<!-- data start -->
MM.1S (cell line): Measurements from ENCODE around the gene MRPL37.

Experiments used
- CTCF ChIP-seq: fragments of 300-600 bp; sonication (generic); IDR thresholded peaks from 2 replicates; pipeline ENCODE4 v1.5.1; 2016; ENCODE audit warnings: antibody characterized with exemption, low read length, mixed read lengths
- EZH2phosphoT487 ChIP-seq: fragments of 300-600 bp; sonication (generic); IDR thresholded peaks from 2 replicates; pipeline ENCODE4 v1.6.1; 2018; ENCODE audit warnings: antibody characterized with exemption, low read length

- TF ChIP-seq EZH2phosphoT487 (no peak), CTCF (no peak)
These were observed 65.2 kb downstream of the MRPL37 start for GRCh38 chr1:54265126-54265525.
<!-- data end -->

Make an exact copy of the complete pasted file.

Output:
MM.1S (cell line): Measurements from ENCODE around the gene MRPL37.

Experiments used
- CTCF ChIP-seq: fragments of 300-600 bp; sonication (generic); IDR thresholded peaks from 2 replicates; pipeline ENCODE4 v1.5.1; 2016; ENCODE audit warnings: antibody characterized with exemption, low read length, mixed read lengths
- EZH2phosphoT487 ChIP-seq: fragments of 300-600 bp; sonication (generic); IDR thresholded peaks from 2 replicates; pipeline ENCODE4 v1.6.1; 2018; ENCODE audit warnings: antibody characterized with exemption, low read length

- TF ChIP-seq EZH2phosphoT487 (no peak), CTCF (no peak)
These were observed 65.2 kb downstream of the MRPL37 start for GRCh38 chr1:54265126-54265525.